Air Transport Association CEO Nick Calio is piloting the airline lobby through a complete overhaul.
Less than a year into his tenure, Calio is set to unveil Wednesday a new name for the industry trade group: Airlines for America — We Connect the World. That’s A4A for short — and the new name will be accompanied by a new logo. But the rebranding, often a monumental task with internal association politics, is just cosmetic compared to the other changes he is leading.
Delta CEO Richard Anderson, who chairs the trade group’s board, said the reorganization is commensurate with an industry that has undergone major changes over the last three decades.
“The trade association had not really been touched since deregulation. We had a number of antiquated governance provisions, antiquated dues structure,” Anderson said.
“The organization was not funded or governed in a way that really reflected the much more professional management teams that you have across the industry.”
The goal being to significantly increase funding, resources, people, tools and consultants to make the airline industry association among the best inside-the-Beltway trade groups.
Hiring Calio was a big part of that initiative.
“We really need a strong leader in the form of the president of the association to carry out the strategy, implement the strategy, and that’s exactly what Nick is doing for us,” Southwest Airlines CEO Gary Kelly said.
Calio is no newcomer to working in an industry under fire. The former head of legislative affairs under both President George H.W. Bush and President George W. Bush joined the airline trade group after a multi-year stint leading Citigroup’s in-house lobbying operation during the financial downturn.
The newly named A4A is wheels-up on reorganizing and restructuring everything from its internal bylaws to making several personnel changes to outlining a national airline policy initiative. The group is also planning on harnessing its workforce to grow its political contributions. After its PAC fundraising peaked in 2006 raising nearly $120,000, the association has seen dwindling numbers in PAC contributions. This year, the airline association PAC has only taken in $2,000 in receipts, according to FEC records.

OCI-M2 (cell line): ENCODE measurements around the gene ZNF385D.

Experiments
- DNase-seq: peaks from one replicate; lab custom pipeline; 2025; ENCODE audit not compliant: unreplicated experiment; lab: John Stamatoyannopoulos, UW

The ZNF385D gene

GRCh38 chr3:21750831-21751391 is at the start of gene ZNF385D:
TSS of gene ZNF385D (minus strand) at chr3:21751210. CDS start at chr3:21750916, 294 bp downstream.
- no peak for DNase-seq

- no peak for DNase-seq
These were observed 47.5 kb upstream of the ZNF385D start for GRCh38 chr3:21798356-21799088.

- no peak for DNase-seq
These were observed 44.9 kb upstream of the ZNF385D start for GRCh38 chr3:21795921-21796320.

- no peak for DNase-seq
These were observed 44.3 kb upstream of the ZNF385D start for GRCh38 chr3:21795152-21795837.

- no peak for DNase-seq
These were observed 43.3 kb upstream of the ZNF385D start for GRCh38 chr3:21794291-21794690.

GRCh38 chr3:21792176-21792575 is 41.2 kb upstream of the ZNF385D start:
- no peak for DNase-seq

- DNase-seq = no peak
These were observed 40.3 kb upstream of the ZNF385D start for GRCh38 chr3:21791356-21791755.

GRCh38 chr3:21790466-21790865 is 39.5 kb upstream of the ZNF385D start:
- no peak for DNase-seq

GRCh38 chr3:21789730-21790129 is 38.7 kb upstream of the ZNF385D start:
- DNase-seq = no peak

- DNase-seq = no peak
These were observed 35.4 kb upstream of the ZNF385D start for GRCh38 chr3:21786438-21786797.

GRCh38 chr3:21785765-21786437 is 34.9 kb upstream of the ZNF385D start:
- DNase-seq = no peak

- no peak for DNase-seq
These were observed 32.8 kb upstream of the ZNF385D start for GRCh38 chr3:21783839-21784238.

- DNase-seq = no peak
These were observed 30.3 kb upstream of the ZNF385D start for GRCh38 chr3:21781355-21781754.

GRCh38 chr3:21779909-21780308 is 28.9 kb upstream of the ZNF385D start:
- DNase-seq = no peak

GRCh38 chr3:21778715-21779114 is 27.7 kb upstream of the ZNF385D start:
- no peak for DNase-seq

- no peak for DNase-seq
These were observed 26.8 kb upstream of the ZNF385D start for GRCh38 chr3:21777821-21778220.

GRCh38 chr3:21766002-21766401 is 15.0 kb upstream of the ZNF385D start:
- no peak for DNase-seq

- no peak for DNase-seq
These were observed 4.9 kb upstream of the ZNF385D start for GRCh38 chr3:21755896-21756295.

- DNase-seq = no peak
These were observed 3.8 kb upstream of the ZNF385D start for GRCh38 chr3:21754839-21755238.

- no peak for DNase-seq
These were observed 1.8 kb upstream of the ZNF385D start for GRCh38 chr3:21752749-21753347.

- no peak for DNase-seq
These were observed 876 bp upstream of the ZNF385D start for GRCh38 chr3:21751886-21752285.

The industry group, which has 14 member companies including American Airlines, Southwest and Federal Express, had an operating budget of about $22 million in 2009, according to the most recent publicly available tax filings. Of that, $18 million came from dues. The trade group declined to discuss the increase in funding, saying the 2012 budget still needs board approval.
“Part of what we did in terms of reorganization and restructuring was to create the first ever strategic plan for ATA, where previously there had been none,” Calio said of the multi-pronged effort that included implementing a strategic planning process as well as business plan. “We saw the need to both repair and establish the reputation of ATA.”
In large part that has meant a complete reorganization of its in-house and contract lobbying team. Gone are industry veterans like CEO and President Jim May and others in the association’s K Street team and communications department, including more than a handful of contract lobby shops. In their place, are veteran Hill operatives such as Sean Kennedy, former legislative affairs aide to President Barack Obama, and Christine Burgeson, a former legislative affairs aide to President George W. Bush.
“We want to have the ‘A Team’ when it comes to advocacy,” Calio said. Eight employees left the organization in February, according to association officials.
Overall lobbying numbers are down year to date with the airlines spending $2.7 million over the first nine months of 2011 compared to the $3.4 million it spending over the same time period in 2010. Calio said that is because they have been in a rebuilding mode adding additional staff and outside consultants. The trade group now includes Breaux Lott Leadership Group, Elmendorf Ryan and Ernst & Young among its retinue of hired guns.
These changes comes as the airline industry is facing an uphill economic and legislative battle. The Federal Aviation Administration’s reauthorization bill is hanging in the balance and the industry has lost tens of thousands of jobs over the last decade.
For his part, Calio sees the industry at an “inflection point” where “positive government action” happens or else the airlines will go the way toward extinction like the maritime industry. Instead, Calio would like to see the airlines find a more workable model with less taxes as the railroad industry underwent in the 1970s.
Rep. Bill Shuster (R-Pa.), chairman of the subcommittee on Railroads, Pipelines and Hazardous Materials, said that he has noticed a big change in the organization over the past seven months.
“Prior to Nick being there, they were basically AWOL,” Shuster said, noting that the group has done a good job bringing the nearly 20 freshman Republicans on the Transportation and Infrastructure Committee up to speed.
Shuster said that face-to-face education on the economic impact on the traveling public and proactively talking to members and bringing them up to speed will pay off.
Associations “can’t be sitting in your offices on K Street sending out blast faxes on the Hill,” Shuster said.
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